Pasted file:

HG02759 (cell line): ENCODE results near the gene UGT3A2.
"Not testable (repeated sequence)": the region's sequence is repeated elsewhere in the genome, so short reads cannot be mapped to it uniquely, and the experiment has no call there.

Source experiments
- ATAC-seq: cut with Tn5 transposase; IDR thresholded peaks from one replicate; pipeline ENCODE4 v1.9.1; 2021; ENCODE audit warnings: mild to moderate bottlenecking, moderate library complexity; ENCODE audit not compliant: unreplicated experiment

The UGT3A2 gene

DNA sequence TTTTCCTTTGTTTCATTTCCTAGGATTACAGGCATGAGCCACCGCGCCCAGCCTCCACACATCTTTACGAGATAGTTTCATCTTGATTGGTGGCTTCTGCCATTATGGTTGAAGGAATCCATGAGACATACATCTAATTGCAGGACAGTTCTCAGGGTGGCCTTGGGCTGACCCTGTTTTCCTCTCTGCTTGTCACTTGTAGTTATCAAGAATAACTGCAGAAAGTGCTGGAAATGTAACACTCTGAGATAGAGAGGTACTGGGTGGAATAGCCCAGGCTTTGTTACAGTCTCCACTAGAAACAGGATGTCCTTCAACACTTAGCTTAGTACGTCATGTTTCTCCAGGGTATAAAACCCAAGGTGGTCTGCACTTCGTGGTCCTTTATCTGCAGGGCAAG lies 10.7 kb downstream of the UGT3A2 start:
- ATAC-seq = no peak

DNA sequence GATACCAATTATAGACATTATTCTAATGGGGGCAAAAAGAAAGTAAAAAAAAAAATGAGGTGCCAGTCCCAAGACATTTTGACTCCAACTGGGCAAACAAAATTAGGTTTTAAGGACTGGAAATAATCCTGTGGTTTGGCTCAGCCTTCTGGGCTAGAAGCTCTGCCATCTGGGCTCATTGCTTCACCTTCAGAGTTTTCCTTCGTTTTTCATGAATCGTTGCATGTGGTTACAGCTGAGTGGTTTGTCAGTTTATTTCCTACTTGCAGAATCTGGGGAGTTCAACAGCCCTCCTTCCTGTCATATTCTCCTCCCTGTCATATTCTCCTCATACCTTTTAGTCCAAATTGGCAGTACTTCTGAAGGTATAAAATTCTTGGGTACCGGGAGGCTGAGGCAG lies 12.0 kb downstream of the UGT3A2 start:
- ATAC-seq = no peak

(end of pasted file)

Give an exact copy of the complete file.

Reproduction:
HG02759 (cell line): ENCODE results near the gene UGT3A2.
"Not testable (repeated sequence)": the region's sequence is repeated elsewhere in the genome, so short reads cannot be mapped to it uniquely, and the experiment has no call there.

Source experiments
- ATAC-seq: cut with Tn5 transposase; IDR thresholded peaks from one replicate; pipeline ENCODE4 v1.9.1; 2021; ENCODE audit warnings: mild to moderate bottlenecking, moderate library complexity; ENCODE audit not compliant: unreplicated experiment

The UGT3A2 gene

DNA sequence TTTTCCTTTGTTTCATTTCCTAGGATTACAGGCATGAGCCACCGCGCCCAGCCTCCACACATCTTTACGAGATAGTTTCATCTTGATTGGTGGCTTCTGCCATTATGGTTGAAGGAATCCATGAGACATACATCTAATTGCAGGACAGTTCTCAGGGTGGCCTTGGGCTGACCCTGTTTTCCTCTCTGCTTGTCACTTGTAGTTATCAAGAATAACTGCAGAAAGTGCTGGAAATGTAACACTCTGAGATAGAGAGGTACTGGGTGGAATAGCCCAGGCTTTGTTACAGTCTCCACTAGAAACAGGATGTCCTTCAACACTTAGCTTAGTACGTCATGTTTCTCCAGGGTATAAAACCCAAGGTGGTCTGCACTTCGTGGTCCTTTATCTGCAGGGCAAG lies 10.7 kb downstream of the UGT3A2 start:
- ATAC-seq = no peak

DNA sequence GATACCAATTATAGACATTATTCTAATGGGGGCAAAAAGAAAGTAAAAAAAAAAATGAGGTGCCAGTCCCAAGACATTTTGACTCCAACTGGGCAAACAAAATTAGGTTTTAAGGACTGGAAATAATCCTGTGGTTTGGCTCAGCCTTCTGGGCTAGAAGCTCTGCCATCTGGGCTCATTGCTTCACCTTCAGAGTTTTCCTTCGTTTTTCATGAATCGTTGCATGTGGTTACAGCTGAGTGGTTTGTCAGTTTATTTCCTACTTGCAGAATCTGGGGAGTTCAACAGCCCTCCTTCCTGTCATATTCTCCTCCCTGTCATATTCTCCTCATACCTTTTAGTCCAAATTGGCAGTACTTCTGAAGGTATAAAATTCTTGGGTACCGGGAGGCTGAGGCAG lies 12.0 kb downstream of the UGT3A2 start:
- ATAC-seq = no peak